ER: Being honest. And that’s really hard, because it’s not only being honest in what you have to say. Once you find out that words can do things, that you can manipulate words, be honest in your manipulations. You don’t want to make the words lie, but you also don’t want to make the words go into areas that you don’t know anything about. You can just sort of say in the poem, “I want to say this,” but implying that you don’t know how. I have one poem where I was trying to get people to get a sense of space. And I mean really big space — the space between here and the moon. But how are you going to feel that space? So you just sort of admit, “I don’t know how to do this. I want to say it, but it’s bigger than me.”

DC: And you include that in the work?

ER: I think the way I conclude the poem saying that trying to understand the big space tells you about the space between you and someone that you love kissing them. It’s intimate space, but then there’s huge space, too. Intimate love can make you feel so much that you feel big space.

DC: Do you find a tendency to dishonesty in young writers?

ER: It’s not intentional. You know when you’re a little kid that’s trying to be grown up? Or even when you’re grown up and you see someone that you really admire and you want to be like them? But you do those things until you find something that really feels like, “This feels closest to what I really feel, and not somebody else’s words.” Somebody else’s words is how we learn to write at the beginning, but once we learn how they can manipulate their words, we can find it in ourselves.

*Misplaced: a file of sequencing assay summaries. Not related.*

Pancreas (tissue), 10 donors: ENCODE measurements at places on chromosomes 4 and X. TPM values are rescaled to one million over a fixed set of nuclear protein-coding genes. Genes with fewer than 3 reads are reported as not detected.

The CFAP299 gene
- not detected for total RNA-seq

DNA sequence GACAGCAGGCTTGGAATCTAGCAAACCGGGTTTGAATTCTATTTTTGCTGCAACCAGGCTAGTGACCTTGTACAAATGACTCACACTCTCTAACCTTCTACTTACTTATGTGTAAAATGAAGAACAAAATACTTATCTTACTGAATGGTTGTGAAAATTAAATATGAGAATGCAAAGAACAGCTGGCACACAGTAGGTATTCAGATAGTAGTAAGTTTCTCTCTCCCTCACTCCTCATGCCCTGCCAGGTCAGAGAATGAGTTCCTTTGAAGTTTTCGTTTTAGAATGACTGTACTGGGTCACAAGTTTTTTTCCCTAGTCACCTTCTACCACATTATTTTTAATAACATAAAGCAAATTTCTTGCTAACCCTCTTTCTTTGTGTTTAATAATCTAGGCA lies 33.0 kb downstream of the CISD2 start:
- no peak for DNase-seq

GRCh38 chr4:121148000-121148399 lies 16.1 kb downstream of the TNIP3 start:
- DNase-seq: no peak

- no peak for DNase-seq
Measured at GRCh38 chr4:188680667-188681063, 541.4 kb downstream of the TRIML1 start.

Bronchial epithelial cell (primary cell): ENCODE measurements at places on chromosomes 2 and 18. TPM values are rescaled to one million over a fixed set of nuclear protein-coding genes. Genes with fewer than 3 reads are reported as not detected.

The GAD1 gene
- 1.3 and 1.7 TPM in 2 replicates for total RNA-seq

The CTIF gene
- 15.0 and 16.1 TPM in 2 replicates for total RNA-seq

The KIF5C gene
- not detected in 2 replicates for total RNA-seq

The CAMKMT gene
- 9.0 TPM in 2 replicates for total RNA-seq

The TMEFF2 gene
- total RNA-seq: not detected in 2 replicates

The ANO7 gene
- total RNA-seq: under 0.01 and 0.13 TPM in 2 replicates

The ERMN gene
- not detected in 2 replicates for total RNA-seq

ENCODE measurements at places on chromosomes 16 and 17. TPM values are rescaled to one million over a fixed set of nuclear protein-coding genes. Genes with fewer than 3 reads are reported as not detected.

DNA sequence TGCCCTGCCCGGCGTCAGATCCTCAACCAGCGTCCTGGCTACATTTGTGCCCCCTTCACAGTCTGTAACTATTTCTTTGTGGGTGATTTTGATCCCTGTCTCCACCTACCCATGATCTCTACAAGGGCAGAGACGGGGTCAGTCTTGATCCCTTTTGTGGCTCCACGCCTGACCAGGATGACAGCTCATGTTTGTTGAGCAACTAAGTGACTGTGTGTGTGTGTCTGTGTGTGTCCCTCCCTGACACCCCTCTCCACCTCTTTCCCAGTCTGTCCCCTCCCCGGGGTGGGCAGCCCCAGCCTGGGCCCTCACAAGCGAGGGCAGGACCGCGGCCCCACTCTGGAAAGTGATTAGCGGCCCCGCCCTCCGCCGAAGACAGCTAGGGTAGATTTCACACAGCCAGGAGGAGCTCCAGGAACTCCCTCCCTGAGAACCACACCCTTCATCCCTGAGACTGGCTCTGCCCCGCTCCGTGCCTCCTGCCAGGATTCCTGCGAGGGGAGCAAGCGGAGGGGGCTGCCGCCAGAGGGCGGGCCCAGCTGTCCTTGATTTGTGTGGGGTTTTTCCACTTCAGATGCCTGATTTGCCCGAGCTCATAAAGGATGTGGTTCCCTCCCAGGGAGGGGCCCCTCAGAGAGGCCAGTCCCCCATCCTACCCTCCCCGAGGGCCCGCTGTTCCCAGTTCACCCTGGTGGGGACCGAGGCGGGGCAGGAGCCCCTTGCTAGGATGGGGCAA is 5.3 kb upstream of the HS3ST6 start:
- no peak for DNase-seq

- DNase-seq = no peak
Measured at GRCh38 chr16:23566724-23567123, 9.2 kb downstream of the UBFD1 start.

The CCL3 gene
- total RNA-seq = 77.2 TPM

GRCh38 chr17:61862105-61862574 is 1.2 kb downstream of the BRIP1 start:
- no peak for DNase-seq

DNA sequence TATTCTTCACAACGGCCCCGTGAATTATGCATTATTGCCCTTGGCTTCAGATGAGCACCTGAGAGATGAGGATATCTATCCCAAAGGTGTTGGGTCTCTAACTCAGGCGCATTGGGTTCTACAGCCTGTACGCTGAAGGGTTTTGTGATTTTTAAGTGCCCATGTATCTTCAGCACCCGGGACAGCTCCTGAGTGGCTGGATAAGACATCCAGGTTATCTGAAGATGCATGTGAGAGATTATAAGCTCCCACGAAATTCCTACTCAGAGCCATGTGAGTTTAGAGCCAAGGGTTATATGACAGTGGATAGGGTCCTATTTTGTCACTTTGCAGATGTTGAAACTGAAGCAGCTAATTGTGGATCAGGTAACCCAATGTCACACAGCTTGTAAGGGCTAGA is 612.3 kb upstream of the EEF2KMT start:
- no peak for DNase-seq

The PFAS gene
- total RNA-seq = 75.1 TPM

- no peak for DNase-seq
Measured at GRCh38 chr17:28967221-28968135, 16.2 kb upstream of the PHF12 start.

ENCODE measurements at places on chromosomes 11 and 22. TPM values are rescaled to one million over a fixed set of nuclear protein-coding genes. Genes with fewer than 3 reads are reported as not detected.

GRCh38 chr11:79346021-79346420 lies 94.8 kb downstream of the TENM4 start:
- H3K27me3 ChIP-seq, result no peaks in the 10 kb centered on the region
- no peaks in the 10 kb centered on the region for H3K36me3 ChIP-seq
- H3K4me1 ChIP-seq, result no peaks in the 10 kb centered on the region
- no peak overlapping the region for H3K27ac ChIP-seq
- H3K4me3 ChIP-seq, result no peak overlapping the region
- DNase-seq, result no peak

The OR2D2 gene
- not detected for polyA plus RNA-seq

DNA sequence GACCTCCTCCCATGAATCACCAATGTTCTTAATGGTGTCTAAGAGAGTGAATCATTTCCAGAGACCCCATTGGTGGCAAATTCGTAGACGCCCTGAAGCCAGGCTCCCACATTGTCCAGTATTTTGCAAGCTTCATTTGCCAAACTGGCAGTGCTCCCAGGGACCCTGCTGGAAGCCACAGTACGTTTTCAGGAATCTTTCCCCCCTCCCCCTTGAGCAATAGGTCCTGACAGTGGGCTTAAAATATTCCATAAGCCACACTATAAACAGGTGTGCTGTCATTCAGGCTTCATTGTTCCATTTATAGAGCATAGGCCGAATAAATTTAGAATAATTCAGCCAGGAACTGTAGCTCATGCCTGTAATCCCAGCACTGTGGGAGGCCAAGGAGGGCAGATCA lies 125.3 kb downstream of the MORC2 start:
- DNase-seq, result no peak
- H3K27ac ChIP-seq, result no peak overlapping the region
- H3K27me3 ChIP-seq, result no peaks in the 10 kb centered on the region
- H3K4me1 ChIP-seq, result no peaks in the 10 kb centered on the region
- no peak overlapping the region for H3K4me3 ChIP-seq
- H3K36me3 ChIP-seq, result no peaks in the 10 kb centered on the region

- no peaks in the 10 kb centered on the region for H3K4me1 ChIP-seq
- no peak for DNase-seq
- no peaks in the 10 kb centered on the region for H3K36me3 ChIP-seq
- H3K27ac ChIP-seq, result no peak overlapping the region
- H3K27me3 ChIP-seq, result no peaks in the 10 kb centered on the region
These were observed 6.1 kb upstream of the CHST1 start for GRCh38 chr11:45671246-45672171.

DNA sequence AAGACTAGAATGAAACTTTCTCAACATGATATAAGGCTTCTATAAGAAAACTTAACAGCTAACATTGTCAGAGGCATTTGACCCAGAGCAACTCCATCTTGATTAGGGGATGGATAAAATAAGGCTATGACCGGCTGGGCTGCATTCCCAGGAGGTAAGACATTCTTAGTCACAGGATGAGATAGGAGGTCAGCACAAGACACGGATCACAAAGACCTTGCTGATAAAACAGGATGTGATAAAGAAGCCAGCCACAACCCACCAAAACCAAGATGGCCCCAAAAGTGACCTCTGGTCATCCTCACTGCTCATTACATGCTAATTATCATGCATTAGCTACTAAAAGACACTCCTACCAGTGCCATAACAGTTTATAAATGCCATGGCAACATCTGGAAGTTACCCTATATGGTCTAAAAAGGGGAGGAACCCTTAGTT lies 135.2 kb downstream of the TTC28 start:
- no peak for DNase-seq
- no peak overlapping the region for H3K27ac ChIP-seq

DC: How was that process for you? Did you find there was a time when you really came into your own way of saying things?

ER: Well, it goes on, it’s not just one point. It’s still going on in the last poem I’ve written. I learn something from it. At the point when you feel yourself coming into your own, you stay on that point. You’re always teasing and testing that point. For me, the big moment was after my second or third book. By the third book I figured out, “This is me, like it or not. This is me.” I could hear my own voice. I wasn’t quite sure how or why I was doing it, but there were points. It’s exciting when you discover a music like that. For me, it was not that I learned to do it well, but I learned to do it another way, my own way.

DC: How was your process, starting out, of reading things you liked and testing them out in your own writing? Does that still occur?

ER: One of the things that happened to me was (that) the New York Times used to have a whole page spread of music on the radio. They would put the weekly playlists in there, and I would look at the list of songs and some of them had beautiful names. Like “Pacific 231.” Reading this as a kid in Pittsburgh, your imagination just explodes. What could “Pacific 231” sound like? The ideas just began to explode all over the place. I began to recognize that sometimes, words would connect with the mood, and your imagination would just blossom. So I began to play with that chance. I would write down the things that were evoked by just words.